Trump's 'Nuke the Moon' Image Works

Air Force One (AP Photo/Wilfredo Lee)

Yesterday I was on a private Facebook group, and we were discussing this “fantasy of impeachment” from lefty pundit Sally Kohn:


There it is. The snowflake’s delusion. Impeach Trump and Pence, get Hillary and Ryan to run against each other, ?????????, President Clinton.

This admittedly enchanting illusion ignores the fact that you can’t impeach two people at once and that, even if you managed to impeach both Trump and Pence, Ryan would simply become president without any runoff, and in fact, that if you impeached Ryan too, there would be a line of succession to go on. It also ignores the fact that, on any given day, given a head start of ten points (or more; they DID go all out) of media favoritism, Hillary couldn’t beat a syphilitic camel. It, in fact, ignores the fact that “that’s not how this works. That’s not how any of this works.”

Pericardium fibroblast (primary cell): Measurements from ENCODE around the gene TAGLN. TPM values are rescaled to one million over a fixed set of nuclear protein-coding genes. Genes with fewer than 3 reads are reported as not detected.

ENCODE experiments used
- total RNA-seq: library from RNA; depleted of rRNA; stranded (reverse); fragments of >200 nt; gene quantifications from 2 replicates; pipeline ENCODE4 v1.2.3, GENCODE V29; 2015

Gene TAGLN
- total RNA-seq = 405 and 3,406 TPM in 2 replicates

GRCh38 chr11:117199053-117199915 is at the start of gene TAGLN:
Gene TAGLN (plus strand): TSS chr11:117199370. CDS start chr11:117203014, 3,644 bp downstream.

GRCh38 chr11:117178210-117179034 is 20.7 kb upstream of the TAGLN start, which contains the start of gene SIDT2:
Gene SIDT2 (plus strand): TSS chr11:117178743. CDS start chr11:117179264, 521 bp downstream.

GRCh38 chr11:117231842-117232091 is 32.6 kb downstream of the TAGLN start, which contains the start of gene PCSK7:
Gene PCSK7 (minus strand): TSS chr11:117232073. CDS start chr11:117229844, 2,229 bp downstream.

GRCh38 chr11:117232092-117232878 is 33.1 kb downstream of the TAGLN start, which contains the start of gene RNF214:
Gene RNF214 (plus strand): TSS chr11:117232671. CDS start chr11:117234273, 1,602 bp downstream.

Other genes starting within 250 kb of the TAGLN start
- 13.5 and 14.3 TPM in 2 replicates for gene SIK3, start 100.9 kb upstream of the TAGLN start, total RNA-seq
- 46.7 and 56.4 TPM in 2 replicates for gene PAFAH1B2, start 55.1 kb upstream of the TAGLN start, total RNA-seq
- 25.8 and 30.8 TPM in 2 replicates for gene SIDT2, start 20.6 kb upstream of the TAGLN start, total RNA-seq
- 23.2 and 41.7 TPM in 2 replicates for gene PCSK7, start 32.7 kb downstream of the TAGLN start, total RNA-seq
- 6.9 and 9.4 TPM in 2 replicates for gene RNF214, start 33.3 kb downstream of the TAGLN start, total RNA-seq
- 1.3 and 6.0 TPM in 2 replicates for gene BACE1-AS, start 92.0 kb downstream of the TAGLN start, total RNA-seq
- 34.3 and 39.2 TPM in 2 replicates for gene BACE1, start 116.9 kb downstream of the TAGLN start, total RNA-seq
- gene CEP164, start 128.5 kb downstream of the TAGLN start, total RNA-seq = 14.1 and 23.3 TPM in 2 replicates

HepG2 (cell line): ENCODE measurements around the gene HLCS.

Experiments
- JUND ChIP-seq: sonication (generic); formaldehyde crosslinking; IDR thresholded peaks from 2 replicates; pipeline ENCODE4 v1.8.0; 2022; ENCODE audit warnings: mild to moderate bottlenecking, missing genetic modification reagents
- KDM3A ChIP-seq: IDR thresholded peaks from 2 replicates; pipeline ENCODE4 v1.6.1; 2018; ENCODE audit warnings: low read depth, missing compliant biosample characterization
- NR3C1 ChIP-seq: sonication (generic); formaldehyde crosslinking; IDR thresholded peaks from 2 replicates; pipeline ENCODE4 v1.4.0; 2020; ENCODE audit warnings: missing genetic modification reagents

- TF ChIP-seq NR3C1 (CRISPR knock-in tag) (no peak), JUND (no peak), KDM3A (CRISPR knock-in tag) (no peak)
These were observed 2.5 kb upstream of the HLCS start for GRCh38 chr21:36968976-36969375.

But, more importantly to me, those who are scheming and trying to “Nixon” Trump are missing an important and distinguishing factor between the two Republican presidents (perhaps because all Republicans look alike to them).

That important distinguishing factor is as follows: Trump is not Nixon.

I know, I just blew your mind, right?

Admittedly, I’m not a student of Nixon, but I’ve read a bio or two, as well as references to him in fiction of the time. Also, my friend who lived through the impeachment gave me some perspective on the whole thing when Clinton was in the process of being impeached. (I lived through the Nixon impeachment too, but I was in Portugal, and young, of which the greatest handicap was the first. If you think our media is leftist — and it is — you must understand European media make it look like Drudge or Breitbart.) My friend said that Clinton wouldn’t step down because he didn’t have Nixon’s personality. When things turned sour — according to this friend, and not contradicted by what I’ve read — Nixon went paranoid and closed up, creating a sort of “fortress White House” and making the cover-up far worse than the crime.